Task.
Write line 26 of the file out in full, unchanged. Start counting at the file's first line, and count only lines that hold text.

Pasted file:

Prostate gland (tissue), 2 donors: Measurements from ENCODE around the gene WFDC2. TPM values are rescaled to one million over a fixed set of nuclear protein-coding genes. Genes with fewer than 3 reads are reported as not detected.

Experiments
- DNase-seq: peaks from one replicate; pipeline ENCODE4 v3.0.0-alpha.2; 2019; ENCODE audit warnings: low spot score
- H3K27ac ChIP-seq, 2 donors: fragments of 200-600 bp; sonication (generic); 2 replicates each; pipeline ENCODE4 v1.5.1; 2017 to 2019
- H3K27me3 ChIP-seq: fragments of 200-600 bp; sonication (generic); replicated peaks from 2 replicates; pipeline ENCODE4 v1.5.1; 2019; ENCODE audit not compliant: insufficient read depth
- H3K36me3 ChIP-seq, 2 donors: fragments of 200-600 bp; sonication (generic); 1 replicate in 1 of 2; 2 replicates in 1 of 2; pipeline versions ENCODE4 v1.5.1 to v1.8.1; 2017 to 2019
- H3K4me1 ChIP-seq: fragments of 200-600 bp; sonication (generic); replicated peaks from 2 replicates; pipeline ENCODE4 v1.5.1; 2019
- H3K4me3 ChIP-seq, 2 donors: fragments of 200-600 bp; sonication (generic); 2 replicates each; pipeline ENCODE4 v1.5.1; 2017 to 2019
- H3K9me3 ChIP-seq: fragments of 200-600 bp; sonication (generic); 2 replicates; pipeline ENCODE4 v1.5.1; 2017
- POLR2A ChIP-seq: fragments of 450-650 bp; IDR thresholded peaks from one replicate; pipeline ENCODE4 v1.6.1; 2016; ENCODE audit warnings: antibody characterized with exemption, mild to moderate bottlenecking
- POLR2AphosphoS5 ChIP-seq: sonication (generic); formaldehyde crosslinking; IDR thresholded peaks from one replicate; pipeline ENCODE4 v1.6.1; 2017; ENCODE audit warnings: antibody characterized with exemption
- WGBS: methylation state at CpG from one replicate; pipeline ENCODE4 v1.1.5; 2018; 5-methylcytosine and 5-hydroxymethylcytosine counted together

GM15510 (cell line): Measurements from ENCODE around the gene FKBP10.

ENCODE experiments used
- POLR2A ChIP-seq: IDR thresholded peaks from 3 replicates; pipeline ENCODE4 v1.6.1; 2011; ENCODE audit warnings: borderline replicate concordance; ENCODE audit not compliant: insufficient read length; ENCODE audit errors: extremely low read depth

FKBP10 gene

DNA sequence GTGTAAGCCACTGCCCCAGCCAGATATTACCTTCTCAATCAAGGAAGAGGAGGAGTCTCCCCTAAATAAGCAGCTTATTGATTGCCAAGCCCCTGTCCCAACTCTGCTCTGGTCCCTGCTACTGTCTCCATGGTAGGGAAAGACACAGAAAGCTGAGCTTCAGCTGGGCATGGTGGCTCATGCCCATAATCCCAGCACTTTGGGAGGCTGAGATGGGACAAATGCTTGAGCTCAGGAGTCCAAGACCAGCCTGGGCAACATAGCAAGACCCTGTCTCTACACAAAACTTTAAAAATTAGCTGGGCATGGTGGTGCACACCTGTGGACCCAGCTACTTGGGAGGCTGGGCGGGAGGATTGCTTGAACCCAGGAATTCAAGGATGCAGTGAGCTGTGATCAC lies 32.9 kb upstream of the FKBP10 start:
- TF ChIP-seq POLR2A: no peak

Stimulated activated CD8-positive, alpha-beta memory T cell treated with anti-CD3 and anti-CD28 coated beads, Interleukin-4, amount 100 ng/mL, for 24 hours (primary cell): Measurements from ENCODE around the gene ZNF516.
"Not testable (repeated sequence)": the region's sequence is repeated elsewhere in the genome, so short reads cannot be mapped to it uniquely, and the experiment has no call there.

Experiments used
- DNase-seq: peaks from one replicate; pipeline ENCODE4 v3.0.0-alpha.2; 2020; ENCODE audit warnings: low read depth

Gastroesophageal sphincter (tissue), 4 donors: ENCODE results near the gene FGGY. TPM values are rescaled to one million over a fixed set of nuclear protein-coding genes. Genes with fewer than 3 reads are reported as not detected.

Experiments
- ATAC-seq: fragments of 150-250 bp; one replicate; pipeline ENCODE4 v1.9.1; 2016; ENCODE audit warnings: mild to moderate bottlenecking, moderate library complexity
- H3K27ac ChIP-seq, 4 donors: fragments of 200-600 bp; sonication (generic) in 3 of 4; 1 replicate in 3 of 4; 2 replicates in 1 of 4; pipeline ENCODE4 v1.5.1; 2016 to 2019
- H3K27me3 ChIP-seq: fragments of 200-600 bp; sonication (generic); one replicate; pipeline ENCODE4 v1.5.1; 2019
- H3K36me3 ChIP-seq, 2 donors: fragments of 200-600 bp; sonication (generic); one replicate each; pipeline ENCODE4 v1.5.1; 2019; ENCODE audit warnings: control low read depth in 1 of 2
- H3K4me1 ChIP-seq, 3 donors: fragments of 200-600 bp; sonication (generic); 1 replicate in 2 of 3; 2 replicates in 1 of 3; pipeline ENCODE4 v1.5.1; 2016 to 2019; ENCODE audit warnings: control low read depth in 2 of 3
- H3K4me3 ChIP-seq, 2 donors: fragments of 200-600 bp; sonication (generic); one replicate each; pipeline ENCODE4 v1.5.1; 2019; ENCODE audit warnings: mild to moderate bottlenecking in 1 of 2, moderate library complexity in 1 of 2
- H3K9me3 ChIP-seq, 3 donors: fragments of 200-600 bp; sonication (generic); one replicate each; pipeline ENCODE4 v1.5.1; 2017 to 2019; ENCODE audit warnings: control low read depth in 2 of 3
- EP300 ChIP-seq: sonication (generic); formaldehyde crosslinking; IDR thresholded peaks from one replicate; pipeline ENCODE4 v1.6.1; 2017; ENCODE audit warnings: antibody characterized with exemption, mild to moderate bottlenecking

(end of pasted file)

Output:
- H3K27ac ChIP-seq, 4 donors: fragments of 200-600 bp; sonication (generic) in 3 of 4; 1 replicate in 3 of 4; 2 replicates in 1 of 4; pipeline ENCODE4 v1.5.1; 2016 to 2019